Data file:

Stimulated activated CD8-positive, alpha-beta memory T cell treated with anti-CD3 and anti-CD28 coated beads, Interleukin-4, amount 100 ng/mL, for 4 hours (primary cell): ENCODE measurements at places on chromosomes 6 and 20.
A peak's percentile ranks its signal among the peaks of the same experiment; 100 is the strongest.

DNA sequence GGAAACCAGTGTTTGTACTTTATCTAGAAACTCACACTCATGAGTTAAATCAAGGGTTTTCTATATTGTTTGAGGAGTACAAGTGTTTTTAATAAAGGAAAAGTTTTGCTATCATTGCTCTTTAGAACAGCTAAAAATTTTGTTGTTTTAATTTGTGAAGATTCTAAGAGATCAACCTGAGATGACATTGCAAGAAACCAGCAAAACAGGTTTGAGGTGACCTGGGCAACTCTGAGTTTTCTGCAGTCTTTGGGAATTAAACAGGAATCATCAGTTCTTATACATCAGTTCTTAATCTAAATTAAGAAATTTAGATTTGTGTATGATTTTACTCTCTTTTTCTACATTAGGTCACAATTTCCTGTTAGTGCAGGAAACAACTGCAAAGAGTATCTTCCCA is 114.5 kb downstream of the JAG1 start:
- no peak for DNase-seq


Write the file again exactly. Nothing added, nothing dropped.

Stimulated activated CD8-positive, alpha-beta memory T cell treated with anti-CD3 and anti-CD28 coated beads, Interleukin-4, amount 100 ng/mL, for 4 hours (primary cell): ENCODE measurements at places on chromosomes 6 and 20.
A peak's percentile ranks its signal among the peaks of the same experiment; 100 is the strongest.

DNA sequence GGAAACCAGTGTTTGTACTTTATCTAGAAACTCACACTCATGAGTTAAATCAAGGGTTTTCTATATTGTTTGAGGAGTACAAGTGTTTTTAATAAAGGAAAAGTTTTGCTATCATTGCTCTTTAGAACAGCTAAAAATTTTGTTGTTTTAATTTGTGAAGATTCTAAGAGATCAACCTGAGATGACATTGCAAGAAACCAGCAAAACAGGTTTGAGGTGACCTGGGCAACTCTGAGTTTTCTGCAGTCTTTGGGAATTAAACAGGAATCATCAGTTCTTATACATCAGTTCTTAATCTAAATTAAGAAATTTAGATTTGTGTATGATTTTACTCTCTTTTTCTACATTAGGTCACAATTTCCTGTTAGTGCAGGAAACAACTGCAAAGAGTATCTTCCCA is 114.5 kb downstream of the JAG1 start:
- no peak for DNase-seq